Atlanta expressed interest in Martini during the SIM, so I reached out to one of the members of their group and ran this idea by him. They like his bat control but aren’t sure if he’s anything more than a 4th outfielder. Mora is a lottery ticket because sometimes lottery tickets pay out. In return, Oakland receives two upper minors tested bullpen arms that should be ready to compete for a big league job this Spring. Webb needs to be added to the 40 man roster to protect against losing him in the Rule 5 draft, but that just means his mid-90’s gas comes with the full slate of minor league options. Clouse was drafted out of college in 2016 so he doesn’t need to be on the 40 man until the club is ready to bring him to Oakland.
Trade #3: Sheldon Neuse to Philadelphia for RHSP Zach Eflin
Sheldon Neuse is a good prospect who had a bad year in 2018. Eflin slots immediately into Oakland’s rotation and with 4 more years of team control (plus two minor league options) he can eat innings while providing roster flexibility.
Trade #4: Skye Bolt to Toronto for RHSP Sam Gaviglio
Gaviglio gets a lot of groundballs, which didn’t work so well for him on turf and with a bad infield defense behind him. Put him in Oakland with some lush grass and the Matts and he’ll eat innings for the league minimum. He has 5 years of team control and a minor league option remaining, keeping with the theme of roster flexibility. Bolt is a toolsy upside play, although he turns 25 next year and hasn’t played above AA.
Trade #5: Richie Martin to Miami for RHSP Jose Urena
A modified version of a SIM deal, Richie Martin was the prize for Miami. So they still get their primary target and Oakland lands a SP who has made 59 starts and averaged 170+ IP the last two years. Urena is arbitration eligible this year and will cost (an estimated) $3.6 MM. He’ll be under team control for the next 3 years and is the default #2 in Oakland’s rotation.
Trade #6: Ryan Dull and Carlos Ramirez to Cleveland for RHP Nick Sandlin
Sandlin is a 2018 2nd round pick who’s already made it to AA. He’s probably a bullpen arm, but he did transition to the rotation during his Junior (draft) year. Ryan Dull has struggled to recapture his rookie magic and is Super 2 eligible this year. He’s set to earn $900K in 2019 and his primary role with the A’s was as a depth piece that could be optioned back and forth between Oakland and Las Vegas.
Trade #7: Kevin Merrell to Washington for RHRP Koda Glover
Glover has Plus stuff but he can’t stay healthy and he struggles throwing quality strikes. If Oakland can get him figured out the bullpen could be dominant. Glover has two minor league options and 4 years of team control remaining.
The numbers in parentheses represent the number of minor league options the player has remaining. No number means A) The player is out of options. B) The player has not yet been added to the 40 man roster. The players in Blue print are Oakland prospects that I would add to the 40 man roster to protect them from the Rule 5 draft in December. C) It’s Urena and Eflin and I forgot to add their option information before taking the screen shot.
Manaea, Graveman, Gossett, Cotton were in a separate column (that I cropped out because it made the image too small to easily read) as they will be on the 60-day disabled list come Opening Day but they were included as part of the 39 players currently on the 40 man roster. Their 2019 salaries are included in the $85,012,500 total above.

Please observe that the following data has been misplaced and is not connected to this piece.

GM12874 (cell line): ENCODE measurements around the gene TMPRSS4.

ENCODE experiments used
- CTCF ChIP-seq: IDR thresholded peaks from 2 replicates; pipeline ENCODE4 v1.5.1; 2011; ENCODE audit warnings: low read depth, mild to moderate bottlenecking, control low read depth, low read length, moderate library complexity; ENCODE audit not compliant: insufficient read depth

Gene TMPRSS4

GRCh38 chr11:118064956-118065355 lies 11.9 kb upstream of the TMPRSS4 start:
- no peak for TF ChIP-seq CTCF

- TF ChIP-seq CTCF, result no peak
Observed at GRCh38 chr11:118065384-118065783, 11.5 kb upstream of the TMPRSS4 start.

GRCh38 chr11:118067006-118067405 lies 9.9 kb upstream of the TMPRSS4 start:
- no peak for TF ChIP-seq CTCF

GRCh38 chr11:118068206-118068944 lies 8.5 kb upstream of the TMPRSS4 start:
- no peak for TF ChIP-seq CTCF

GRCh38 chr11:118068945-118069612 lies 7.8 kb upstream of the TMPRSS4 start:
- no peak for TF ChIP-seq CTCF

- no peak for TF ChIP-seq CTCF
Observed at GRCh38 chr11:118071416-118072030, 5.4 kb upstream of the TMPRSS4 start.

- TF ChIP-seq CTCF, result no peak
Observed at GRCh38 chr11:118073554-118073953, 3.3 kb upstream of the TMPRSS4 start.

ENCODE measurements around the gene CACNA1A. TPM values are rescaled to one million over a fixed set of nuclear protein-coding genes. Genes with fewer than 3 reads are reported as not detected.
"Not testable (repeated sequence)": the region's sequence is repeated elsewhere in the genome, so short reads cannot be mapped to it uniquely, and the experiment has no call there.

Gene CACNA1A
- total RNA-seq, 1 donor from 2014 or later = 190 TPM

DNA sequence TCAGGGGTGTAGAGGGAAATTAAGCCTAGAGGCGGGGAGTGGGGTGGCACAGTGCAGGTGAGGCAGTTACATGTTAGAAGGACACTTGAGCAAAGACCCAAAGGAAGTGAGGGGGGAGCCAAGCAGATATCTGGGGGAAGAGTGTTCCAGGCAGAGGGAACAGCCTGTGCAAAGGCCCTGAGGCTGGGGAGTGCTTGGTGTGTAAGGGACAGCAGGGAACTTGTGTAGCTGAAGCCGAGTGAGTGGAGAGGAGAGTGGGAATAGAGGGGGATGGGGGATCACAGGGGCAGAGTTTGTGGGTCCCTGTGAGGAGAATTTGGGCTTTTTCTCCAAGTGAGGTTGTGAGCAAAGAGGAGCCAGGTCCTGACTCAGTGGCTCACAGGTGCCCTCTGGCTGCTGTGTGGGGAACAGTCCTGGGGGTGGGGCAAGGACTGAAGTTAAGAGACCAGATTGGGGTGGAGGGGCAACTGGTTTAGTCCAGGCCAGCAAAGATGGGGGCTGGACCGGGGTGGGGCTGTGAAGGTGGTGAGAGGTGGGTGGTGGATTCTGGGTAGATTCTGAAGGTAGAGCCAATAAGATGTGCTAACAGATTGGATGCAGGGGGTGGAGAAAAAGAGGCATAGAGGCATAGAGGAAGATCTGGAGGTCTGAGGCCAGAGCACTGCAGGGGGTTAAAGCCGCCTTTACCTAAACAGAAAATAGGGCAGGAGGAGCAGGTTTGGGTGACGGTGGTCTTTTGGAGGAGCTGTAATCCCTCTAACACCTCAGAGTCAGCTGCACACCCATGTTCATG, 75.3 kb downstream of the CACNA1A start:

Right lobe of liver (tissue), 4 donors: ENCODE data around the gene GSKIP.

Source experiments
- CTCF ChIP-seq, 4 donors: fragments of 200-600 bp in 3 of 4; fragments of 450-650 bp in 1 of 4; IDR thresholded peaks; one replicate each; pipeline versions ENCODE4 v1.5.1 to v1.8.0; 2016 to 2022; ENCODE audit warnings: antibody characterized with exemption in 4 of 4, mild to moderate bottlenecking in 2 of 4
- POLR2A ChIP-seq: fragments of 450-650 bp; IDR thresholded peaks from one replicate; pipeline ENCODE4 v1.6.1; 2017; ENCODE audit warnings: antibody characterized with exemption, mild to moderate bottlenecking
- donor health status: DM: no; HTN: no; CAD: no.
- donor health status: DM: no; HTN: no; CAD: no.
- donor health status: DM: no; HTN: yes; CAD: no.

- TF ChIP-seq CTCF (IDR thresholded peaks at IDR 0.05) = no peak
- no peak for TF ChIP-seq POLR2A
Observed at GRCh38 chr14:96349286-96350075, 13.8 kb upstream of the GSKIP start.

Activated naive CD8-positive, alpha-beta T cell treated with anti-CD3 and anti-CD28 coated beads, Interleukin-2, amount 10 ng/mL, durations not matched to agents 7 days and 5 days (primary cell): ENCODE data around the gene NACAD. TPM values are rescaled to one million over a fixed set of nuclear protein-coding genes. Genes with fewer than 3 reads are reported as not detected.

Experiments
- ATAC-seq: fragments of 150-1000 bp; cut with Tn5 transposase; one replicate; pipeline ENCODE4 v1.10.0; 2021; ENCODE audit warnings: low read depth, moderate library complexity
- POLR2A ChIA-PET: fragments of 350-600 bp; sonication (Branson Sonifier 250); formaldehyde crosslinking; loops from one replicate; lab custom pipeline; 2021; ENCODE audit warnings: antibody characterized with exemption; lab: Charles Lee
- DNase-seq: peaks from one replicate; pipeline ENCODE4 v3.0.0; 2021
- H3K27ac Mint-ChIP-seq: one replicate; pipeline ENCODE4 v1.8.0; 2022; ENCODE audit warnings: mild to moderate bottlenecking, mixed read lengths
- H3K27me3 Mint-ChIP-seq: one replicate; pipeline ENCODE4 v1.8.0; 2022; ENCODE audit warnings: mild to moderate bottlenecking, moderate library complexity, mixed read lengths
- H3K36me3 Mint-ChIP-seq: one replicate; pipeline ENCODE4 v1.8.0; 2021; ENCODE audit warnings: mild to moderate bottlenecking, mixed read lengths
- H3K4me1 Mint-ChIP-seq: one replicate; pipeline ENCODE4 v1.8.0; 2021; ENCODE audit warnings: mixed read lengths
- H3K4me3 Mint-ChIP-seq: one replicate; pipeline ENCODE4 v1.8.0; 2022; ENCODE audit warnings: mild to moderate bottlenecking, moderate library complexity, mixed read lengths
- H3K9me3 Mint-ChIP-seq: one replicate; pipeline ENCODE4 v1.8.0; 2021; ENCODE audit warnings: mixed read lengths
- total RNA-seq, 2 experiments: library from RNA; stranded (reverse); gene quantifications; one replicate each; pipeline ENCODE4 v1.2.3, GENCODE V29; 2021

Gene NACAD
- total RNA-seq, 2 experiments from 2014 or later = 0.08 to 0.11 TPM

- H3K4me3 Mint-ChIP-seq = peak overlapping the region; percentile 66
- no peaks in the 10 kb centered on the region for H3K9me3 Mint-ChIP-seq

My payroll ends up at $85,012,500 and I’ve got 39 players on the 40 man roster. I think a lot of people are going to question the sustainability of spending $35 MM annual on Keuchel and Davis but I’m really not worried about that. I saw the interview Beane gave when the FO extensions were announced and the talk about a 5 year pool of money to draw from; my plan stays on the shallow end of that pool for the next 3 years. Looking down the road the Matts are going to going to be cheap the next two seasons and when they hit Arbitration they’ll probably earn $16 MM between them. That’s a lot of money to fit into what is essentially a $50 MM budget (after Keuchel and Davis) but we’ve already set aside those dollars in 2019 and 2020 when tendering contracts to Semien and Treinen, both of whom are set to be Free Agents by the time we need to pay the Matts. I think with careful management Oakland can remain payroll neutral with this roster for the next 3 years.
The key to maintaining sustainability will be continuing to find pre-arbitration talent that can come in and play a prominent role. Guys like Barreto, Fowler, Murphy, Luzardo need to become who we think they can become. The young talent we traded for in the SIM (and in this offseason plan) need to be who we think they can be. If they don’t, the A’s are screwed. It doesn’t matter if Keuchel/Davis are on the books or not, Oakland won’t be able to buy its way out of so many misses.
Looking beyond the next 3 seasons, we would clearly need to increase the payroll over $85 MM. But even here, 2022 is the last season with Davis and Keuchel guaranteed on the books and any necessary increase would likely be a 1 year blip. I don’t think the talk about having more payroll, this pool of money to tap into, necessarily means seeing a substantial bump in spending this year. I think it means that the team will be better able to spend down the road as its core pieces get more expensive. Signing Dallas Keuchel means the A’s need to replace Lowrie’s production through internal sources, with Pinder and Barreto first in line for the at bats. But the roster is prepared to offset the loss of some offense thanks to (what will hopefully be) a greatly improved starting rotation. If the bullpen can give us even 90% of what it was in 2018 then I think this team can go head-to-head with the Astros for the AL West crown.
From there… who knows?